The Slow Death of Traditional Media
Desperation time as old guard clings to falling market share
Bill Gates once famously said that we systematically overestimate the change that will occur in two years, while underestimating the change that will come in the next ten.
The ongoing conversation about the death of legacy media definitely fits that mold.
Over the last five to ten years, people have been talking about how the newspaper, magazine, or radio station would become all but obsolete. And while certainly things have changed in all of these industries, it’s clear that there has not been a full paradigm shift yet.
Here is the evidence that we have finally reached that inflection point.
Fixing the Plane
In a recent interview at the City University of New York’s journalism school, Ken Lerer described the challenges of traditional media as follows:
You have to fix the plane while you’re flying it.
Lerer, a co-founder of the Huffington Post and currently the Chairman for Buzzfeed, is alluding to the fact that legacy media has to maintain old business models based on subscription and print ad revenue, while successfully venturing into the digital world. The latter category is already hard enough, even without taking into account the balancing act of the former.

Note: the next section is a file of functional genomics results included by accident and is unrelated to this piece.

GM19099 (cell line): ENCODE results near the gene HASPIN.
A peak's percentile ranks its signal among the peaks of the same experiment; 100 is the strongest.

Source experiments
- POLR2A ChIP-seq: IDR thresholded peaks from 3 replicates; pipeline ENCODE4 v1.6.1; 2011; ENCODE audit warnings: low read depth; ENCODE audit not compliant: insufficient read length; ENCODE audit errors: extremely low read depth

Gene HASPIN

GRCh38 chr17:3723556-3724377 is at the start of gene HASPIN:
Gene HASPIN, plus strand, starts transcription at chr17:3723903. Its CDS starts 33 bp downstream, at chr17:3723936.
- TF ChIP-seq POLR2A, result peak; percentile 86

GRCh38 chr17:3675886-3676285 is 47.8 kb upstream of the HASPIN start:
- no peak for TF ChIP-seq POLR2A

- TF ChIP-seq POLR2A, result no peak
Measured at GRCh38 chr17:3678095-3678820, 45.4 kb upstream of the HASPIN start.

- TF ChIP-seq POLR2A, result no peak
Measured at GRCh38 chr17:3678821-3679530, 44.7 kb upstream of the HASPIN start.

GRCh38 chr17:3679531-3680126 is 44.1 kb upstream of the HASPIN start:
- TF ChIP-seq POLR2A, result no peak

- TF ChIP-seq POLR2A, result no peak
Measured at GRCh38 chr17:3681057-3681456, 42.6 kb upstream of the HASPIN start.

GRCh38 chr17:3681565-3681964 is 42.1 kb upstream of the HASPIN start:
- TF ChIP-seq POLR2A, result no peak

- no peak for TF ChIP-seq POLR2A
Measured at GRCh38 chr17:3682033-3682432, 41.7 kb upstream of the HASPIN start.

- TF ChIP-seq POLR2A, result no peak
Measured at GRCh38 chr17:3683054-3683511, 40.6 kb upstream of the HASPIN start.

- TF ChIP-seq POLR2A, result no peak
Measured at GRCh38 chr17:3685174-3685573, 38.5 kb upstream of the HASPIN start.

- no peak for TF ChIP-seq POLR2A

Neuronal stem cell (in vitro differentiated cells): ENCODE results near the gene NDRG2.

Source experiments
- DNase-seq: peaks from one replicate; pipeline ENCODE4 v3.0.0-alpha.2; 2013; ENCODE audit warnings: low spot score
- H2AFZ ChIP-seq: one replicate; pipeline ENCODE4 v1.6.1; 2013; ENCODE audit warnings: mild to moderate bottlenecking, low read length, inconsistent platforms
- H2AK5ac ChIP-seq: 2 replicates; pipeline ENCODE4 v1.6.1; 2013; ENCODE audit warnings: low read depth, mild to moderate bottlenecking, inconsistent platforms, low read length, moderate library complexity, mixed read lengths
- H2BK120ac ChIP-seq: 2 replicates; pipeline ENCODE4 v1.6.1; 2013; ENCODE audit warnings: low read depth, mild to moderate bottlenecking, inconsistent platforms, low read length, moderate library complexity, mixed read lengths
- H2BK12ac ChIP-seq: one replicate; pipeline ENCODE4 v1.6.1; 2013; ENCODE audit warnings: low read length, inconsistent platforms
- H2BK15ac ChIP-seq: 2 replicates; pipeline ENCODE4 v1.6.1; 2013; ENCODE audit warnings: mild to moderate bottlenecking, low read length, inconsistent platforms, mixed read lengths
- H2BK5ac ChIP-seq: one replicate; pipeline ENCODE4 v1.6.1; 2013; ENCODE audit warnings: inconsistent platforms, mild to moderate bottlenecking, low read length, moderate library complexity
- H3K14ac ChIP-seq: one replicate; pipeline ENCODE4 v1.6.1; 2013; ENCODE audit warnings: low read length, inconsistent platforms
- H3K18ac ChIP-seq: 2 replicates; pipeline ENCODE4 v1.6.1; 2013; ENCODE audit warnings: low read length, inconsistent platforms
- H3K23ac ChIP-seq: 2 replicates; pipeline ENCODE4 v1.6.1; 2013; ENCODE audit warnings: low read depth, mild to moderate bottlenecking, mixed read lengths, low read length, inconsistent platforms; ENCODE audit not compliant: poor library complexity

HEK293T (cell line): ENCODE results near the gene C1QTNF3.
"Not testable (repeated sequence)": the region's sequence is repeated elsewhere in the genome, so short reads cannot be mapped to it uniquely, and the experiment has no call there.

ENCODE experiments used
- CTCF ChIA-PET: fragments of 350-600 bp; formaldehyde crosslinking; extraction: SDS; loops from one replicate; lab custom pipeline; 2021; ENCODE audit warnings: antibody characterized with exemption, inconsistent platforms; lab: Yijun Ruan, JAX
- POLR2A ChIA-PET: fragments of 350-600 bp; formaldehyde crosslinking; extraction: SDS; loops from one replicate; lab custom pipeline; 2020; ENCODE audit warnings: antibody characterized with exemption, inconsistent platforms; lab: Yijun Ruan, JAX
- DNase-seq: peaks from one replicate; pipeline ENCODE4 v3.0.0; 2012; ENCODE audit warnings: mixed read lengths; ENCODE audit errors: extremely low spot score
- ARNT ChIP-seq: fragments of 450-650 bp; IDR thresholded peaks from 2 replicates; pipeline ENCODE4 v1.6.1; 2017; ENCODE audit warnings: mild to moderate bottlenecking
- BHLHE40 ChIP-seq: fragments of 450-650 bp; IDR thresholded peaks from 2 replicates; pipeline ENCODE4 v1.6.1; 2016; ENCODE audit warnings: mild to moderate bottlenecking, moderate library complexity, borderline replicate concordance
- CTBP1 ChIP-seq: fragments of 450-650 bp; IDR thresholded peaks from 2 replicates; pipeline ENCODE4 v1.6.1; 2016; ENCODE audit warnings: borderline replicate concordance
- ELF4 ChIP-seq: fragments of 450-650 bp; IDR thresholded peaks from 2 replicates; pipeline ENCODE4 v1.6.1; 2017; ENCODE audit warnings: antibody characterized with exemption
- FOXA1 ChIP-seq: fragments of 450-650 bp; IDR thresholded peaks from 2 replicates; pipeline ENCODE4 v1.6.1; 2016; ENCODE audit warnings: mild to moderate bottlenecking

The moral of the story? Some of these “planes” are going to land safely, but most of them are going to crash and burn.
The cost structure of legacy media just doesn’t make sense in today’s digital world. Overhead is high, and revenue is harder to find due to the limited success of paywalls, rampant ad blocking, and the steady fall in display ad prices due to the emergence of programmatic bidding.
Why has legacy media been so slow to adopt change? Why don’t they just lay off half of their staff, ditch print operations, and start from scratch?
It’s because their major revenue sources are as slow at adopting as they are.
In 2015, there was only one age demographic with more than half of its constituents reading a daily newspaper, and that was “65 years old and up”:
That said, the people that still read newspapers are among the wealthiest people in the country. Warren Buffett, for example, reads five a day. But even he does not know how to save the print industry from its woes.
Meanwhile, Madison Avenue has been notoriously slow at evolving to meet the needs of the digital revolution. If the biggest advertisers are still demanding the status quo, it makes it very difficult to “fix the plane”.
All of the above companies are “unicorns” valued at $1 billion or more by private investors, which include venture capital stalwarts such as Andreessen Horowitz, Accel Partners, Khosla Ventures, RRE Ventures, or Lerer Hippeau.
More importantly, however, they’ve also posted strategic investments from legacy media companies that are trying to wisely hedge their bets. Some of these include NBC Universal, The Walt Disney Company, 21st Century Fox, and Hearst.
Digital will become the largest channel for ad revenue globally by 2019 – investors and companies that believe in the media business should position themselves accordingly.